At a time when Indian airlines are witnessing scrutiny over several infringements being caused, another such incident came to light on Monday (January 9). A Delhi-bound Go First flight took off from Bengaluru, Karnataka, with a busload of passengers still in a shuttle on the tarmac.
Some flyers stranded on the bus shared their ordeals on Twitter and criticised the airline for gross incompetence and negligence. According to their allegations tagging the Go First Airways, the Civil Aviation Minister Jyotiraditya Scindia, and Prime Minister Narendra Modi's Office, the flight G9 116 from Bengaluru to Delhi departed at around 6:30 am, leaving behind over 50 passengers.
In response to such tweets, Go First urged the users to share their details and stated, "We regret the inconvenience caused." Further, the aviation regulator Directorate General of Civil Aviation (DGCA) sought a report from the airline on the incident and ensured that appropriate action would be taken after that.
Stranded Passengers Share Their Experience
One of the passengers, named Shreya Sinha, took to Twitter, shared it as a horrifying experience, and tagged the official handle of DGCA. She wrote, "Most horrifying experience with @GoFirstairways 5:35 am Boarded the bus for aircraft 6:30 am Still in bus stuffed with over 50 passengers, driver stopped the bus after being forced. Flight G8 116 takes off, leaving 50+ passengers. Heights of negligence!"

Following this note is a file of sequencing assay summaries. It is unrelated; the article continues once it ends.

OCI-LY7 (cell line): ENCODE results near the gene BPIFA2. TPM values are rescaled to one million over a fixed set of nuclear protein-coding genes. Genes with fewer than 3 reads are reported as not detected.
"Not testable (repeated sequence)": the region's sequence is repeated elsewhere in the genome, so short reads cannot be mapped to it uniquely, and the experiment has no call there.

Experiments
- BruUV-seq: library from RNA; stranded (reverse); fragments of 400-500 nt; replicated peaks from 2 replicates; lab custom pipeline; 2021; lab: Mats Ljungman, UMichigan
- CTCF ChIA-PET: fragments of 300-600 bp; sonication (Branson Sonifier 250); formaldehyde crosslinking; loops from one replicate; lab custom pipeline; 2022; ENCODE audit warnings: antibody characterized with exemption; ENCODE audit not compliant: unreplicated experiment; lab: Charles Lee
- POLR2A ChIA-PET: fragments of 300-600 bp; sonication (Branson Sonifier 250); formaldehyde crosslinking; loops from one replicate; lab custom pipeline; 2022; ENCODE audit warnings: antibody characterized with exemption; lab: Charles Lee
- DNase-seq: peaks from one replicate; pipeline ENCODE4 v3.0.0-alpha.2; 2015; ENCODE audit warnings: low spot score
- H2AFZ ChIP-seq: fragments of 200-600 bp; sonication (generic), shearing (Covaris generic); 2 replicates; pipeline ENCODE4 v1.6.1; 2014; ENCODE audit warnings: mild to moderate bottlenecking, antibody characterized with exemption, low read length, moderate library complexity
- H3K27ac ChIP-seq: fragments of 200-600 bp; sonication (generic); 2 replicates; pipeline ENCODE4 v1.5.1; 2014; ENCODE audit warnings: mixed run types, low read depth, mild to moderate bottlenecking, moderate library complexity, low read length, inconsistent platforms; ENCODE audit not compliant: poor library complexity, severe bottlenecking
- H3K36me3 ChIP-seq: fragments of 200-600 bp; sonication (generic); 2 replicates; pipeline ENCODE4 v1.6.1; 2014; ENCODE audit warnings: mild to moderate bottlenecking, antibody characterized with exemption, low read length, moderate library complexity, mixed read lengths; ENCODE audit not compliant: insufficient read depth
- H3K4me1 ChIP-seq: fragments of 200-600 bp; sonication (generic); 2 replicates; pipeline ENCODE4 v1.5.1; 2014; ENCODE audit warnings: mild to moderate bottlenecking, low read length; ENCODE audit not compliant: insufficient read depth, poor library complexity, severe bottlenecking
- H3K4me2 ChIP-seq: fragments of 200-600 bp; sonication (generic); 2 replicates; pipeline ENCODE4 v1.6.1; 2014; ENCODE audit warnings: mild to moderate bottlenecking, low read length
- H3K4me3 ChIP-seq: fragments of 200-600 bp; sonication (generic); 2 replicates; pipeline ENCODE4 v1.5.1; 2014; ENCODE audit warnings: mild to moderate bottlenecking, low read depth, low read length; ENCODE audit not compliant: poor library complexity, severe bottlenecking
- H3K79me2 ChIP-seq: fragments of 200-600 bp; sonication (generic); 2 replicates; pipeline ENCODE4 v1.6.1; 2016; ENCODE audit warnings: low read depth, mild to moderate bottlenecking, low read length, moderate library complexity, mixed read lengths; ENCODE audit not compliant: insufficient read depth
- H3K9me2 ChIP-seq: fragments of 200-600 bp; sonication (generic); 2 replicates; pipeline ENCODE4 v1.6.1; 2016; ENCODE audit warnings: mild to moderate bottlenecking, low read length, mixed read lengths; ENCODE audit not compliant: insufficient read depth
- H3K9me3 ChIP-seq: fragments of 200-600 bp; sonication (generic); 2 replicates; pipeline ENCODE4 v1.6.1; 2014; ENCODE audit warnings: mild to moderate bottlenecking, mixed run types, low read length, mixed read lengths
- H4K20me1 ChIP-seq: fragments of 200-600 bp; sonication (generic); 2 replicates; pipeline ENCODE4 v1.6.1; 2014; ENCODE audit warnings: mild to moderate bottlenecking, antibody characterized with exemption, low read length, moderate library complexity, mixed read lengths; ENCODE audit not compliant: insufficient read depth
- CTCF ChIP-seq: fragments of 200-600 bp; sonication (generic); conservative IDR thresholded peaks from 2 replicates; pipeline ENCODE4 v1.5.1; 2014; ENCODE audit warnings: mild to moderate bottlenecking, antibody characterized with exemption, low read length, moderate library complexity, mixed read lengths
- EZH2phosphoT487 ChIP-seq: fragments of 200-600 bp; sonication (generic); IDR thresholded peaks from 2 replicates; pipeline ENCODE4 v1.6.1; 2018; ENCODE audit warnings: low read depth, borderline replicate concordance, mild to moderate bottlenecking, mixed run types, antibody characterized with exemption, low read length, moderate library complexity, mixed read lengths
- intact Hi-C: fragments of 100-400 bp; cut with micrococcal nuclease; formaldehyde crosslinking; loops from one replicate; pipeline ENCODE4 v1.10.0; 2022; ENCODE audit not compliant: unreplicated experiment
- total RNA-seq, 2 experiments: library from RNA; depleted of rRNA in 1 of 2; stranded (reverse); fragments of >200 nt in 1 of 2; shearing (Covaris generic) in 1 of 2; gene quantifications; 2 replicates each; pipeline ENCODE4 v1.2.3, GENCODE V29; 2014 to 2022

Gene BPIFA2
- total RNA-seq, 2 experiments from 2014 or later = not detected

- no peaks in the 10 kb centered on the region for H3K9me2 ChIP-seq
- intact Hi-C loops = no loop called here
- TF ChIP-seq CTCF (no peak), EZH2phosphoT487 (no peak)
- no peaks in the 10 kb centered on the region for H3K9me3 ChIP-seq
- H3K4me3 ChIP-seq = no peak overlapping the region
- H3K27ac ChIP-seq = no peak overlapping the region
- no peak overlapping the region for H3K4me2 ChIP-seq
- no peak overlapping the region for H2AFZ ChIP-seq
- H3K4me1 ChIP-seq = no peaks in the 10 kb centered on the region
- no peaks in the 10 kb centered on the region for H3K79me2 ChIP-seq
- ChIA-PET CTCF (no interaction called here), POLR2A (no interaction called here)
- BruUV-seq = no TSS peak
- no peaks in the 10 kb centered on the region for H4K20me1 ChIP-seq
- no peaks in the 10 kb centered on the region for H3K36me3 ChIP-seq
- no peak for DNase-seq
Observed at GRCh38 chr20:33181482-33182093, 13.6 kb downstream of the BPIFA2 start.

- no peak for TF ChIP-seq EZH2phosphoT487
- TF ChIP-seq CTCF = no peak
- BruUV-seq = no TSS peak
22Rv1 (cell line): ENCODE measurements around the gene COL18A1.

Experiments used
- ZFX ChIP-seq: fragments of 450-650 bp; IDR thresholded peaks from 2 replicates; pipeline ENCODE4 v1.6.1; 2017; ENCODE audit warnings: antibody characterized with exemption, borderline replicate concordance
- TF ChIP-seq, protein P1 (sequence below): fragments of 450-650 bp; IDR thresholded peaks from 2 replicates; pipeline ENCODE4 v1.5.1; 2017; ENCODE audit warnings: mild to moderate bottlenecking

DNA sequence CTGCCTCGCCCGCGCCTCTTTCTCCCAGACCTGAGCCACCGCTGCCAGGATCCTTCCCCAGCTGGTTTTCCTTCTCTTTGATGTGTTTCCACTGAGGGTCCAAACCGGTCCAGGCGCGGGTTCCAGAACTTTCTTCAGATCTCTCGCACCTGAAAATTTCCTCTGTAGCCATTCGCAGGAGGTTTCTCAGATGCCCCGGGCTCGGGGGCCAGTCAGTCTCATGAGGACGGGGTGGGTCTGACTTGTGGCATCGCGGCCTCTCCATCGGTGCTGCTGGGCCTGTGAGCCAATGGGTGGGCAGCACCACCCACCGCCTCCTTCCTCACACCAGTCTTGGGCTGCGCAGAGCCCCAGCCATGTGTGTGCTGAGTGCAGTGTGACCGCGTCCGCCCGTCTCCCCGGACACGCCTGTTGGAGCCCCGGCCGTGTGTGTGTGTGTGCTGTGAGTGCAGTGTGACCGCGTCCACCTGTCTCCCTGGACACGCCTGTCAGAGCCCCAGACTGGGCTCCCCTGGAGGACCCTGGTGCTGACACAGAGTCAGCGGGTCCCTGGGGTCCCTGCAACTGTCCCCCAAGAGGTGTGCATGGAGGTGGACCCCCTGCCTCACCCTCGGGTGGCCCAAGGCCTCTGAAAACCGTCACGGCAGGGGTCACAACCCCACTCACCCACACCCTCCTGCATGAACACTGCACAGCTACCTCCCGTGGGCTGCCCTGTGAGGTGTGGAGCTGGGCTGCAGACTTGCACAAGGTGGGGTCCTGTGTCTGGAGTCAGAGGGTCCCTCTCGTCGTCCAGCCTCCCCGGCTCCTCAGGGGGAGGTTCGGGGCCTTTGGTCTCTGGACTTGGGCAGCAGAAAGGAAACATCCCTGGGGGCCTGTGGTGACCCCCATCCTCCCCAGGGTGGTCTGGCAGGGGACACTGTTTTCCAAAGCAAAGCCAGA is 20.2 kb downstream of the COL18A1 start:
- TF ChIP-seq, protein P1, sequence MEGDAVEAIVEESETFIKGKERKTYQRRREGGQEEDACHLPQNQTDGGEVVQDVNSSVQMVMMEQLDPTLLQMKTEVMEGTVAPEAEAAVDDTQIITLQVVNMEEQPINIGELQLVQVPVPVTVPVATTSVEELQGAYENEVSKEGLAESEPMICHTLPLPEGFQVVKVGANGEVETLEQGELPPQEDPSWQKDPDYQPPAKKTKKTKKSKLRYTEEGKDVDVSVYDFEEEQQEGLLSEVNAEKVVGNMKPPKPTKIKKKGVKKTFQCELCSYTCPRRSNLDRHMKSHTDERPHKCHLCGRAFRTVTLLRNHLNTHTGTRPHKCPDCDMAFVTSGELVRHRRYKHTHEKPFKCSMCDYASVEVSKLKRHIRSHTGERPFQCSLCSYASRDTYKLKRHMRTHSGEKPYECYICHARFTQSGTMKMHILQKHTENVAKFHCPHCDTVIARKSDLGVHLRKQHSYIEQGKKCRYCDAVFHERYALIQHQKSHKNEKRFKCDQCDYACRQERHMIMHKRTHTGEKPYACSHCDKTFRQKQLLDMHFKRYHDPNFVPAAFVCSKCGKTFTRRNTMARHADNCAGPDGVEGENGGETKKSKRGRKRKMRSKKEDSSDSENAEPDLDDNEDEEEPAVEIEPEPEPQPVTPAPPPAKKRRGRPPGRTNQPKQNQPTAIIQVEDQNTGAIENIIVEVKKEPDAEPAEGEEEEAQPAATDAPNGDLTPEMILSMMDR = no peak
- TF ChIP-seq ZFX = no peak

Another flyer, Satish Kumar, shared the screenshot of his ticket on Twitter and wrote, "light G8 116 (BLR - DEL) flew leaving passengers on ground! More than 50 passengers on 1 bus was left on ground & flight took off with just passengers of 1 bus on boarded. Is @GoFirstairways @JM_Scindia @PMOIndia operating in sleep? No Basic checks."
Another customer named Neeraj Bhat shared a video of the chaos that erupted after the flight took off with luggage and left 54 passengers at the airport. He wrote, "@DGCAIndia @Officejmscindia @AmitShahOffice @official_Arnab_ Go first G8 116 flight Blore-delhi, 54 passengers were left in the bus post final on-board, the flight took off with luggages and left 54 passengers at the airport, serious security branch. passenger's are struggling."
According to an NDTV report, the Go First incident emerged at a time when Indian airlines were witnessing scrutiny over several infringements. Recently, the pilots and crew members of an Air India flight on November 26 from New York to Delhi have been on administrative leave over their handling of a drunk passenger urinating on a 70-year-old woman in business class.
After more than six months, the passenger has been taken into custody. Air India, which lodged the complaint to the police just last week, admitted lapses.
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